Hands-free equalization - part 2
The whole thing came to my attention at a diving course for kids. I lectured them on equalization. Most of the kids though appeared to equalize hands-free, while in freediving this is rare, although the inner tiny muscles involved are the same, please see part 1.
There are some issues with hands-free in real life. Equalizing hands-free often involves useless muscles. Some of those are "helping" by creating additional pressure up from the larynx to nasal cavity. This "help" makes us lose air through the nose, bubbling it from under the mask, or swallowing it. Divers have plenty of air, but in freediving this may become a problem. Also the vocal fold gets a bit more tired with additional air pressure equalization while holding the lungs sealed for mouthfill.
As competitive freedivers we are no different from all freedivers, we all have equalization issues and early turns. So it would be nice to improve every aspect of equalization. After feeling somehow lost, we went digging this hands-free thing.
A simple DIY gadget helped to unlearn useless efforts involving unnecessary muscles. This is sort of an equalizemeter [picture]. I made it out of an olive-shaped nasal-wash nozzle and an old-style blood pressure gauge.
Connecting one nostril through the nozzle to the gauge and pinching the other nostril and keeping the lips sealed, and making the equalization movement, while the gauge needle is still, - that'd be evidence of the right way to equalize hands-free. On the contrary, if unnecessary muscles of the throat, tongue, cheeks get involved, the gauge needle will move.
Learning hands-free equalization we want the needle to stand still, as we observe and eliminate all unnecessary muscles involvement.
Obviously the wrong way to make the needle stand still is to not do any equalization at all. In this case we won't have the usual feel of equalization in the eardrums at all. That's the wrong option: no equalization, no needle movement. No equalizing muscles at all are tensing.
The right option for the standing still needle and thus for saving air for deep dives is to open the tubes but without overblowing the eardrums outwards. During a dive, the inward-buckled drums would flatten, without going further out.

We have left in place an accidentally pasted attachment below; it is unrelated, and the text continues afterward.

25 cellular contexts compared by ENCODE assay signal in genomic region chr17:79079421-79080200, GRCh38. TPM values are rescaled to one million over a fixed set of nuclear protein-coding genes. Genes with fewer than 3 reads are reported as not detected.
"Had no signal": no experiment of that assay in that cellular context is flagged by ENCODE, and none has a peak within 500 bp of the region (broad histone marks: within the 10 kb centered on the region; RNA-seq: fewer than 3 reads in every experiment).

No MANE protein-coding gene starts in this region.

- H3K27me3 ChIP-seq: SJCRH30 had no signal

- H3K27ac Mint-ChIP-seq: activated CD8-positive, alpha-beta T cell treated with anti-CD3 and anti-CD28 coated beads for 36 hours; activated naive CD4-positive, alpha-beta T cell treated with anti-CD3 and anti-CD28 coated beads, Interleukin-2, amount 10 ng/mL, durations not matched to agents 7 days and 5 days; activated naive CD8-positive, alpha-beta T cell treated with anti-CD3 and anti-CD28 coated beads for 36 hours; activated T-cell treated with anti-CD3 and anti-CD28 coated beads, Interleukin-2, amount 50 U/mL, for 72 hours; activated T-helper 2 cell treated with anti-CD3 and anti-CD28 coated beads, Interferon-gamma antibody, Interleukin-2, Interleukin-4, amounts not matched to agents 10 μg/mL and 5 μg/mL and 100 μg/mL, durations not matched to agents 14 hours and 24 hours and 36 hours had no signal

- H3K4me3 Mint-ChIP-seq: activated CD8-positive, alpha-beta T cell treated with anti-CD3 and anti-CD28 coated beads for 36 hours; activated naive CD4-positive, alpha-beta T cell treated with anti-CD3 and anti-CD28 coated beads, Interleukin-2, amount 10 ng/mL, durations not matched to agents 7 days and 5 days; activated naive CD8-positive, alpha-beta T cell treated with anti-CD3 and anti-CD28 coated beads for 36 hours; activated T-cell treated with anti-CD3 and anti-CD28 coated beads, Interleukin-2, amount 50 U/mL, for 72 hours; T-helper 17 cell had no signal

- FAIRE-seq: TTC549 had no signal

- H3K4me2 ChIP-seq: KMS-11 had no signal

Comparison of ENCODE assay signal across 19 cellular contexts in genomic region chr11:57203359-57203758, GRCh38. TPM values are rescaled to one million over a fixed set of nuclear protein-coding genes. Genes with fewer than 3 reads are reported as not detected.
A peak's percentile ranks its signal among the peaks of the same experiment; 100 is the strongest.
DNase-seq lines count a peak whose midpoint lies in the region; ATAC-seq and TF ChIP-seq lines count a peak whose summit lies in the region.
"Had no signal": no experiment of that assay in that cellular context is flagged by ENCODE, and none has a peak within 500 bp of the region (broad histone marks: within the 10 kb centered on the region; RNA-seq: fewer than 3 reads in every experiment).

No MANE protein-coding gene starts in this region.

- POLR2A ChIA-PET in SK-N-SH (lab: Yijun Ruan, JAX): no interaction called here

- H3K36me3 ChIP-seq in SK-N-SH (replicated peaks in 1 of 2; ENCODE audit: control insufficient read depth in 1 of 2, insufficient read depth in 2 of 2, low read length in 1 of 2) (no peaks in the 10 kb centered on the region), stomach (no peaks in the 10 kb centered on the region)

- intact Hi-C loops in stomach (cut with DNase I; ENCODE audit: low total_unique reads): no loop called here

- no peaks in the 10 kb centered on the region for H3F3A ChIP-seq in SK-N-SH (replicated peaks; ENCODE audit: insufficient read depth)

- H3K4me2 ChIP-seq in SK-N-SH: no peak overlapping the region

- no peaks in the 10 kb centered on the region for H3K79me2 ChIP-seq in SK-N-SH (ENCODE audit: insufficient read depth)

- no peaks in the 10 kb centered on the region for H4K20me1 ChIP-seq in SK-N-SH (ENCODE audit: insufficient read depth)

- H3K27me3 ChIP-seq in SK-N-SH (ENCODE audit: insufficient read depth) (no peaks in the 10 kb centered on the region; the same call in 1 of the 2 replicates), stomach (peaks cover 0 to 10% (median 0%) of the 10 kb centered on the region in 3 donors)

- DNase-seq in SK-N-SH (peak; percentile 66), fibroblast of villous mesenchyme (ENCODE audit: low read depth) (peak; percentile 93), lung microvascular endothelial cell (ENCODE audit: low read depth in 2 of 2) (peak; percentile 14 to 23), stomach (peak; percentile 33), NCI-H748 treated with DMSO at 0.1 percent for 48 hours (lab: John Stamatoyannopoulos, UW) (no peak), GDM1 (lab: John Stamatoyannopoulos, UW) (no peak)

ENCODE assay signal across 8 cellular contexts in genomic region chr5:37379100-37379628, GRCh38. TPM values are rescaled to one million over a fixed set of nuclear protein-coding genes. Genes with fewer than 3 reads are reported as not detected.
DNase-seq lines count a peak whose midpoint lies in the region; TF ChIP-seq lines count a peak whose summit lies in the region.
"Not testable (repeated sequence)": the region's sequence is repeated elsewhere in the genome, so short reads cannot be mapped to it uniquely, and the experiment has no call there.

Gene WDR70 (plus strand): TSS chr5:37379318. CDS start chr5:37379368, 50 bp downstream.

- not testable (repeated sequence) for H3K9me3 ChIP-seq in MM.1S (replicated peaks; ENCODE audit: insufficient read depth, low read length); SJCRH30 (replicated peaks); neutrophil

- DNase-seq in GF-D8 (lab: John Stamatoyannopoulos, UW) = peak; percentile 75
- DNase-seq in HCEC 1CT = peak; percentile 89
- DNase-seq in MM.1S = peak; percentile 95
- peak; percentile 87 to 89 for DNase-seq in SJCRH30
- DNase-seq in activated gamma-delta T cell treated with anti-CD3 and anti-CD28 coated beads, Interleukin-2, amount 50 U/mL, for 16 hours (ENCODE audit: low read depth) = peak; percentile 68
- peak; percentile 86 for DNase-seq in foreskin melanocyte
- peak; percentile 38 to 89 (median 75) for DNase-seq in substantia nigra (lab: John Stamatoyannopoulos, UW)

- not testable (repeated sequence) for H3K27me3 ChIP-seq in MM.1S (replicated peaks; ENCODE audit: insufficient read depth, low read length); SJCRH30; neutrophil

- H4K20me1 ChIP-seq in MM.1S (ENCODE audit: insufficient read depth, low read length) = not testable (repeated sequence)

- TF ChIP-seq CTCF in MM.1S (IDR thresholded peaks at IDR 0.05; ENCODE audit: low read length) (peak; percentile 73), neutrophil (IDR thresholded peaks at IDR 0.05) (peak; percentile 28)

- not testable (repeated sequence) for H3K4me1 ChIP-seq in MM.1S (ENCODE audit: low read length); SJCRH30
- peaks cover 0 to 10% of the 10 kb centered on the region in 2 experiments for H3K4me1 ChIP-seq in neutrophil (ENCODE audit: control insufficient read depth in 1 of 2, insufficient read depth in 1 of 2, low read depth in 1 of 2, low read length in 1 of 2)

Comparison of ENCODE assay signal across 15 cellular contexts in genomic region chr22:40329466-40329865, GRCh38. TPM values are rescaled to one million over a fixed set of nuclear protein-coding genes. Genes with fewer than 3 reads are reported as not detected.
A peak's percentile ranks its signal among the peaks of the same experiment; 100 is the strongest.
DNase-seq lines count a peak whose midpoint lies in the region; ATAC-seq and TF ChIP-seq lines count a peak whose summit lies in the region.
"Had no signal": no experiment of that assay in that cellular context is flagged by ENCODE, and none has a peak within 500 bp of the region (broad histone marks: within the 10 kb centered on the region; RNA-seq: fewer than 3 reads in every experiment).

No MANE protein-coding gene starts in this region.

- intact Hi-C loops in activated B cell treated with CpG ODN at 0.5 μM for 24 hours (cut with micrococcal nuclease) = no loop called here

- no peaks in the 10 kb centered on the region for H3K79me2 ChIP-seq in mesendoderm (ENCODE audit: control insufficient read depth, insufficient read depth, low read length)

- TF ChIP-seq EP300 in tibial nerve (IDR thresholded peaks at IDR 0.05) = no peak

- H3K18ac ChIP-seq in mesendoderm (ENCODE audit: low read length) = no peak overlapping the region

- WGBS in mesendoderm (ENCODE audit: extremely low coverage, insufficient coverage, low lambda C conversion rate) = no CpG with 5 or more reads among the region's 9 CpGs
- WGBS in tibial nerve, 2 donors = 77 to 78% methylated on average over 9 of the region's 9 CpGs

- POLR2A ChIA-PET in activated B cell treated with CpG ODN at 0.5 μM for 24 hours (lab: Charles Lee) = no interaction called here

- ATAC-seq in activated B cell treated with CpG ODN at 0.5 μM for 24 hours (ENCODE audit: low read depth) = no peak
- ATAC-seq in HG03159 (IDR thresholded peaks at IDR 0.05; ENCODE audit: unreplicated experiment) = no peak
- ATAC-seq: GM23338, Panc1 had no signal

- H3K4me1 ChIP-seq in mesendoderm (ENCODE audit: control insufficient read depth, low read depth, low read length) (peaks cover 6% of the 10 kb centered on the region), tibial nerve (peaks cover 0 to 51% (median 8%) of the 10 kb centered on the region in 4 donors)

Often freedivers do over-blow or push air into the ears, making the drums buckling outwards. In diving or in relatively shallow freedives that's o.k., while in deep freediving it makes us lose the air much needed for deepwater equalization. So it is useful to carefully re-learn equalization muscles movement, eliminating all pressure-building and drums 'outwardnness'.
Here is an exercise we imagined to learn precise hands-free equalizing on land: 1 - Make a negative pressure in the ears and drive drums inwards by moving down the jaw and the larynx while holding the nose pinched and lips sealed. 2 - Relax throat, jaw, vocal fold. Despite that, the drums will stay buckled in. 3 - Use your equalizemeter while hands-free equalizing: try to feel the drums flatten without any movement of the gauge needle. 4 - Repeat and repeat until you learn the feeling of the eardrum flattening. 5 - In dives you'd look for this flattening feel instead of outwards drums feel. If the auditory tubes open up only a little, instead of pressure-blowing air into the ears, try to move the jaw down and forwards, it may help opening the tubes some more. This movement is more efficient than flexing your pressure-blowing muscles. The next issue in hands-free equalization is often the control of the soft palate detailed in the part 1 of this post. The soft palate is visible in the rear-up of the open mouth and it provides an opening from mouth to the nose from where the auditory tubes link it all to the ears. We will address this issue in the next post. And eventually in the next post we'll look into continuous vs. intermittent hands-free equalization.